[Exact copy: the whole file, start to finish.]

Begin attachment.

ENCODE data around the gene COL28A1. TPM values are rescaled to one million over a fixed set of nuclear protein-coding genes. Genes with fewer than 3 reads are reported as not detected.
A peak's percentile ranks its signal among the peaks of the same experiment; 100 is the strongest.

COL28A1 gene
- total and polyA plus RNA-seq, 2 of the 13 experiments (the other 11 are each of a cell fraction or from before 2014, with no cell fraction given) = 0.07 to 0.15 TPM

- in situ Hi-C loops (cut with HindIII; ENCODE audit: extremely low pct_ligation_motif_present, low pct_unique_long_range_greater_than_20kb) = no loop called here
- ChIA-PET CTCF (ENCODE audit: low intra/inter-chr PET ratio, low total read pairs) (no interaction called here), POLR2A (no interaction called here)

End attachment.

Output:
ENCODE data around the gene COL28A1. TPM values are rescaled to one million over a fixed set of nuclear protein-coding genes. Genes with fewer than 3 reads are reported as not detected.
A peak's percentile ranks its signal among the peaks of the same experiment; 100 is the strongest.

COL28A1 gene
- total and polyA plus RNA-seq, 2 of the 13 experiments (the other 11 are each of a cell fraction or from before 2014, with no cell fraction given) = 0.07 to 0.15 TPM

- in situ Hi-C loops (cut with HindIII; ENCODE audit: extremely low pct_ligation_motif_present, low pct_unique_long_range_greater_than_20kb) = no loop called here
- ChIA-PET CTCF (ENCODE audit: low intra/inter-chr PET ratio, low total read pairs) (no interaction called here), POLR2A (no interaction called here)